Randy with car and GISGUY license

"Workforce" is a prominent topic for state governors; every state is concerned about employability of young people after school … and even during school. And, every year, at Esri's User Conference, some GIS-using professional at a business, non-profit group, or government agency will mention to me the challenge they face "finding people with the right skills … even the beginning skills needed …" to work for them. Digging deeper, with governors and with GIS professionals, two skill sets appear: (a) job-specific fundamentals, and (b) "soft skills" of being a reliable worker, collaborating, working independently, communicating, making decisions and solving problems, being adaptable, thinking creatively, and seeking help when needed. I smile because all of these can be developed with "long-term" experience with GIS.


How do you document these things? A lot of schools run "Career and Technical Education" (CTE) courses that help students learn fundamentals in a line of work … cosmetology, public safety, diesel engines, biomedicine, network administration, GIS. Many of these courses involve independent tests on established principles, latest patterns, and current technology.


Esri offers certification about Esri software. But even the most basic -- "ArcGIS Desktop Entry Level" -- is no slouch of an exam. It is designed for GIS users with up to two years of applied experience. I can vouch for the breadth of its coverage; I took the Desktop Entry 10.5 exam a couple of weeks ago. The published info shows that it includes content about ArcMap, ArcGIS Pro, ArcGIS Online, and even ArcGIS Enterprise. The Certification Team has presented enough for someone to do a critical self-check about their readiness. Given the $225 cost of each exam, scouring these materials is time well-spent.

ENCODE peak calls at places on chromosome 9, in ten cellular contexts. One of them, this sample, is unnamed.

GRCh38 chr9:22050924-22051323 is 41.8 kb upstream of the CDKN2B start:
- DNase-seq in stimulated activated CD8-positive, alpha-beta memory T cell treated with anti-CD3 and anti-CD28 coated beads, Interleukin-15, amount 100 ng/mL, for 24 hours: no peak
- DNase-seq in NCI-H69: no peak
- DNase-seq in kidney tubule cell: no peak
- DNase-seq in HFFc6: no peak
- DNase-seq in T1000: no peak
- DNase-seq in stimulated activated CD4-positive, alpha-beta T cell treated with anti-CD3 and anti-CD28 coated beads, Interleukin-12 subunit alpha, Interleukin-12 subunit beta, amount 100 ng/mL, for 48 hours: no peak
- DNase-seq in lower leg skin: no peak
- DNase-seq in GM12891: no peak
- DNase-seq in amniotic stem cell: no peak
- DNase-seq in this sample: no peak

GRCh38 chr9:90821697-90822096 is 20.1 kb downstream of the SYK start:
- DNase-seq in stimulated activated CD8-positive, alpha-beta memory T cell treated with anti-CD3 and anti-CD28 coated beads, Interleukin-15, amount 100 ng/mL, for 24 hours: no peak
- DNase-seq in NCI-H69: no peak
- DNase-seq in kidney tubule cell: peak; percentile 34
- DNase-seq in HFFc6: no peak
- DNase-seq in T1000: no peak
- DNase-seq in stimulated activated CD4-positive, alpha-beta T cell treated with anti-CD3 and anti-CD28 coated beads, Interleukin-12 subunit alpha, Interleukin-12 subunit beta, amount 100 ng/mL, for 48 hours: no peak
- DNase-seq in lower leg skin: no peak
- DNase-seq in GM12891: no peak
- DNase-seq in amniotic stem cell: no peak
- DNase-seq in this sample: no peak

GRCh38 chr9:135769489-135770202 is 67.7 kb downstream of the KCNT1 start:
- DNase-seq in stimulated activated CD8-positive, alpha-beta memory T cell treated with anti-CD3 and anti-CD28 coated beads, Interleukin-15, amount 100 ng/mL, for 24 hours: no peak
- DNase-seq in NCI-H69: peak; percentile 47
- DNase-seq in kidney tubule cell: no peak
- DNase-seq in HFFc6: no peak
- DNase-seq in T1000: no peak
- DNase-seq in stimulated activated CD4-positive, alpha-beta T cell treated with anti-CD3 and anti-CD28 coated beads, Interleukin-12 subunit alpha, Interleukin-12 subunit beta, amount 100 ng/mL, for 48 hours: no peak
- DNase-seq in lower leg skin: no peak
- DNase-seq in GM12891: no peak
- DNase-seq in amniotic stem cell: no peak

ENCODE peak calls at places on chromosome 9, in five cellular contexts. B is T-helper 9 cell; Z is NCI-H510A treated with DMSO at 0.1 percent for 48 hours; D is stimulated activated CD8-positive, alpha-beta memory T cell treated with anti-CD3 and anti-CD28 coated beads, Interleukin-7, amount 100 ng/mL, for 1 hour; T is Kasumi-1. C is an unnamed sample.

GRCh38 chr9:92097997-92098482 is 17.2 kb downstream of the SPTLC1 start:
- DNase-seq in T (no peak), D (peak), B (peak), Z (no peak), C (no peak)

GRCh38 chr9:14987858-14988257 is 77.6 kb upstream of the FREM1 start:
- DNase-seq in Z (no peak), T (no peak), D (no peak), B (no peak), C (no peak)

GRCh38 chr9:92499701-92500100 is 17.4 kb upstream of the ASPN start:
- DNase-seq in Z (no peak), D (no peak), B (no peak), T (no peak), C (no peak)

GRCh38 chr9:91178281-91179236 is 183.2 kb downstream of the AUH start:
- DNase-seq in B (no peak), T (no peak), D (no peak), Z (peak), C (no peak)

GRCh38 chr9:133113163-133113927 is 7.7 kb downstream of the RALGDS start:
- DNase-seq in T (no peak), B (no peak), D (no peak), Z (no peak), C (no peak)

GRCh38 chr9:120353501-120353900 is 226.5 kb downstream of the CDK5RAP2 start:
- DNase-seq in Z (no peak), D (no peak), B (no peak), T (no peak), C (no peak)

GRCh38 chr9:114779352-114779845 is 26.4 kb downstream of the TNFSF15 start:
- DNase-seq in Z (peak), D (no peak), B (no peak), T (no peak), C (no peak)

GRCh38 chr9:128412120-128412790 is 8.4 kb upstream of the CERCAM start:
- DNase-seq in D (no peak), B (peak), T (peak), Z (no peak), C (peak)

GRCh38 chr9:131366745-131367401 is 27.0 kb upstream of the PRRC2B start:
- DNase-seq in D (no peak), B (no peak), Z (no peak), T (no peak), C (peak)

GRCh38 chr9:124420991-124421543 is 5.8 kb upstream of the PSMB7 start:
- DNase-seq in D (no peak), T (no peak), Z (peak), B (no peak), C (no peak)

Esri Desktop 10.5 Entry Level Certification web page


Desktop 10.5 Entry Level guidance


Should secondary students take this exam? It is absolutely not designed for them. There are significant legal and logistical challenges to overcome before one can take the exam. Minors must complete additional paperwork weeks ahead. Still, some educators have steered their students toward it. There is a frightfully low likelihood that a high school student even with two years of hour-per-day classes will pass. (Again, the course was designed for the entry-level professional with up to two years … 4000 hours … of applied experience.)


Should educators take the exam? This makes much more sense, especially in a CTE class. Just as high school teachers get "content certified," it makes sense to earn a software certification if one is teaching what would represent entry-level GIS jobs. It may help the educator (re-)discover the lightning pace of software evolution, the breadth of the ArcGIS platform, and the difference between "just a map" and "a tool for analysis, communication, and problem solving."


So, does GIS even belong in schools, and especially CTE? Absolutely. The combination of "job-specific fundamentals" and "soft skills" can be built starting even in elementary school. Developing capacity to understand maps, create and analyze data, communicate powerfully, collaborate, solve problems, and so on, cannot develop sufficiently high in a single year of hour-per-day class. GIS has a home in every situation involving data and locations, whether learning U.S. history, analyzing local community situations, or modeling global threats. Educators need always to design appropriate and realistic measures of student capacity and achievement, clarifying student responsibilities, and building in their students scholarship, artisanship, and citizenship. (Thank you, Michael Hartoonian.) Documenting this with a digital portfolio, perhaps via a Story Map Journal, might be a useful model.